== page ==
Chapter 13 bankruptcy is where a debtor reorganizes their debt by proposing a repayment plan to pay their debts over a period of up to 60 months, which must be approved by a Bankruptcy Judge. Depending upon the individual circumstances of the case, a debtor may not have to pay back their unsecured debt in full, and any unpaid debt is discharged at the end of the plan. However, debts for secured claims (most commonly mortgage arrears), and priority claims (for example, taxes or child support arrears) must be paid back in full by the plan. When filing for chapter 13 bankruptcy, the debtor is required to make monthly payments to a Bankruptcy Trustee. The trustee will then pay the claims of the creditors in the case. In order to be approved, a Chapter 13 bankruptcy plan must be shown to be feasible, and a debtor must prove that they have sufficient disposable income to afford the monthly payment to the trustee. The plan must pay the creditors at least as much as if the debtor filed for Chapter 7 bankruptcy. At the end of their plan, the debtor receives a discharge order that eliminates any remaining unpaid debt and there are no negative tax consequences that would normally stem from any cancelled debt.

Local Standards for Long Island, NY (For Cases Filed on or After May 15, 2023)

In some cases, a debtor is subject to the Chapter 7 Means Test which is a budget test within the Bankruptcy Code. The Office of United States Trustee provides local standards (based on IRS living standards) that are to be used by residents of Nassau and Suffolk counties in the Means Test. As an example, the current Local Housing and Utilities Standards for both counties are as follows:

Local Standards for Nassau County, NY

  • Household of 1:  Utilities $685 and Mortgage/Rent $2,710
  • Household of 2:  Utilities $804 and Mortgage/Rent $3,184
  • Household of 3:  Utilities $847 and Mortgage/Rent $3,355
  • Household of 4:  Utilities $945 and Mortgage/Rent $3,740
  • Household of 5 or more:  Utilities $960 and Mortgage/Rent $3,801

Local Standards for Suffolk County, NY

  • Household of 1:  Utilities $673 and Mortgage/Rent $2,296
  • Household of 2:  Utilities $790 and Mortgage/Rent $2,697
  • Household of 3:  Utilities $833 and Mortgage/Rent $2,841
  • Household of 4:  Utilities $929 and Mortgage/Rent $3,168
  • Household of 5 or more:  Utilities $944 and Mortgage/Rent $3,219

As seen above, these expenses may not actually reflect a debtor’s real cost of housing and utilities for living in Long Island. If a debtor fails the Means Test, they are restricted to filing for Chapter 13 bankruptcy. However, due to the typically higher mortgage payments when owning a home in Long Island, combined with higher escrow costs for taxes and insurance, debtors in Long Island who are subject to the Means Test, may have an easier time passing it.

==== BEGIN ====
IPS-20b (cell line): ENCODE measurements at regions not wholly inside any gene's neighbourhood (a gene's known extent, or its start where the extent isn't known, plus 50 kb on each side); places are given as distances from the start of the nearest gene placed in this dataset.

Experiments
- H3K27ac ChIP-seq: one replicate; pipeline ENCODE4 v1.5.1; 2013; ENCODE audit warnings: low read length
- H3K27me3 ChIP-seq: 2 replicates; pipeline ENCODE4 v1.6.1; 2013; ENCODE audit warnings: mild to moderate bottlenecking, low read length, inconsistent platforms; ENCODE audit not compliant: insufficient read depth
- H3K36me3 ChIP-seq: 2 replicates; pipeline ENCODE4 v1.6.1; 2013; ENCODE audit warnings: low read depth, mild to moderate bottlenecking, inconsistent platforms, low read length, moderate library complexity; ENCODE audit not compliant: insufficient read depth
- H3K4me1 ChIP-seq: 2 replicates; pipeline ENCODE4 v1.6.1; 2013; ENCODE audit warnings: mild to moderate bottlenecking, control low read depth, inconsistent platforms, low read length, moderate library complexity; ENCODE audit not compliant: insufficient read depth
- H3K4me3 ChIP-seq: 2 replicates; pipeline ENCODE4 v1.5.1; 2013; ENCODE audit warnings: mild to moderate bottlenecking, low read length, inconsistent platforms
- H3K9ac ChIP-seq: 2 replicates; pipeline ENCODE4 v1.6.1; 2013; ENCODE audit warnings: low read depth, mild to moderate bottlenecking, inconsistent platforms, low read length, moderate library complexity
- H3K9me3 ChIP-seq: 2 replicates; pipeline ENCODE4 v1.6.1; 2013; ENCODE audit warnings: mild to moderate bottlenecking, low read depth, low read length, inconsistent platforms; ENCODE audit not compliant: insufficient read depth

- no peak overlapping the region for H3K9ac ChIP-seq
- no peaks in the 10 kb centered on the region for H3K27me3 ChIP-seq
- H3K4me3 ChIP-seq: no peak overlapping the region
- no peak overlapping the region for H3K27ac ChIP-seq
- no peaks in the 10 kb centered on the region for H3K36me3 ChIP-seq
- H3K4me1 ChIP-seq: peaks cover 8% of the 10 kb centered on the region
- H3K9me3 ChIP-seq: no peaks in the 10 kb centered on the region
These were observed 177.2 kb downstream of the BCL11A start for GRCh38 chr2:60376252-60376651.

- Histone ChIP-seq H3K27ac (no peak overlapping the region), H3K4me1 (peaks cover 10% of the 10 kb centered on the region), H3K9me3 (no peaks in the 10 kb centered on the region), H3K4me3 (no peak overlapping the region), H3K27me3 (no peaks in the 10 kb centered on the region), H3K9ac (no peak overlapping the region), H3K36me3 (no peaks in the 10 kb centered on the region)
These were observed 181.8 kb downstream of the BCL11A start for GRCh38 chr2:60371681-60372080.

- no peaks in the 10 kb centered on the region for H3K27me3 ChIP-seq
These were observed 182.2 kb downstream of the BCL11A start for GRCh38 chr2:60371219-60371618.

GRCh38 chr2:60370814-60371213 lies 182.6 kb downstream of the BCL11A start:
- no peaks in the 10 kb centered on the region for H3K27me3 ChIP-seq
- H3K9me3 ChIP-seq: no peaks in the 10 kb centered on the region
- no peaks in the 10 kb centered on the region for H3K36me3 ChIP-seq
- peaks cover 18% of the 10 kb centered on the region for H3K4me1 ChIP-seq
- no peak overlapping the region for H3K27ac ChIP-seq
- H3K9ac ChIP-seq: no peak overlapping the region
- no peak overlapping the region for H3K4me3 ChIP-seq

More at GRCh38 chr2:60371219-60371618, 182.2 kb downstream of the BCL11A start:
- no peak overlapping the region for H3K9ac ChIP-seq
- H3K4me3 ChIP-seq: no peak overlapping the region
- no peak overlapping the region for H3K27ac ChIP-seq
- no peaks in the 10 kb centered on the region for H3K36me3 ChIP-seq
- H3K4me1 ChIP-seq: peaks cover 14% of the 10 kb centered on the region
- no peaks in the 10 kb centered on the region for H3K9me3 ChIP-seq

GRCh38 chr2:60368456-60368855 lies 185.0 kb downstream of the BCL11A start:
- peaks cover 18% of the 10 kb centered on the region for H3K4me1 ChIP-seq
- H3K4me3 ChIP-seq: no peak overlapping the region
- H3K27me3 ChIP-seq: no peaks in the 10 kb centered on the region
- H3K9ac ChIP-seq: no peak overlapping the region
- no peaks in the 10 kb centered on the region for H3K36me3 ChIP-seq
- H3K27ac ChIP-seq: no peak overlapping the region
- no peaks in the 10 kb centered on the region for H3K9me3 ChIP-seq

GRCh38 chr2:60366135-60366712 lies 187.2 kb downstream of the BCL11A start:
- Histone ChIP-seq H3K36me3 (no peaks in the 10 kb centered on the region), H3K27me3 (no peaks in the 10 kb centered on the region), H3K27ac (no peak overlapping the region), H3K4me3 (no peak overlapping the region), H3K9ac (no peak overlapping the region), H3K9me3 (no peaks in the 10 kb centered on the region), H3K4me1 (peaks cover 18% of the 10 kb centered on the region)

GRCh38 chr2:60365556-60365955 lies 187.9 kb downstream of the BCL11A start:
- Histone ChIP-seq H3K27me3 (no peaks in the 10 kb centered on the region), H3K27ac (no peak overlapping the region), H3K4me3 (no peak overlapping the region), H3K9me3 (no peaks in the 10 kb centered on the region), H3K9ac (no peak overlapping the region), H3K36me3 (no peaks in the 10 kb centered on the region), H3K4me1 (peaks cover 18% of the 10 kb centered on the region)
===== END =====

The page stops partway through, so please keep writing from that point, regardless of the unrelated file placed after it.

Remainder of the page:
Remote Hearings

Since the Covid pandemic, almost all hearings in the Islip Division for the Eastern District of New York have been held remotely. These remote hearings have been held either via telephone or via the Zoom video conference platform. All 341(a) Meetings of Creditors in the Eastern District are being held telephonically and only a few judges have been requiring video appearances via Zoom. However, this is about to change in the Islip Division. Effective July 10, 2023, some the bankruptcy judges in Long Island will be requiring in person appearances:

  • Judge Scarcella
    All matters before Judge Scarcella will be conducted in person in Courtroom 970, unless otherwise ordered by the Court.
  • Judge Grossman
    All hearings will be held in person, with the exception of the Chapter 13 calendar which will be conducted telephonically.
  • Judge Trust
    Status conferences and all motions filed in all chapter 11 cases other than in cases pending under Subchapter V will be held in person, as well as evidentiary hearings in all adversary proceedings and contested matters in all chapters in which live testimony will be taken will require in person appearances

Contact the Law Offices of David I Pankin, PC

For over 25 years, the Law Offices of David I. Pankin, P.C. has been helping residents of Long Island file for bankruptcy. If you live in Long Island and are contemplating filing for bankruptcy, please contact our office to schedule a free consultation with an experienced bankruptcy lawyer. We can be reached by phone at 888-529-9600 or by using our easy online contact form.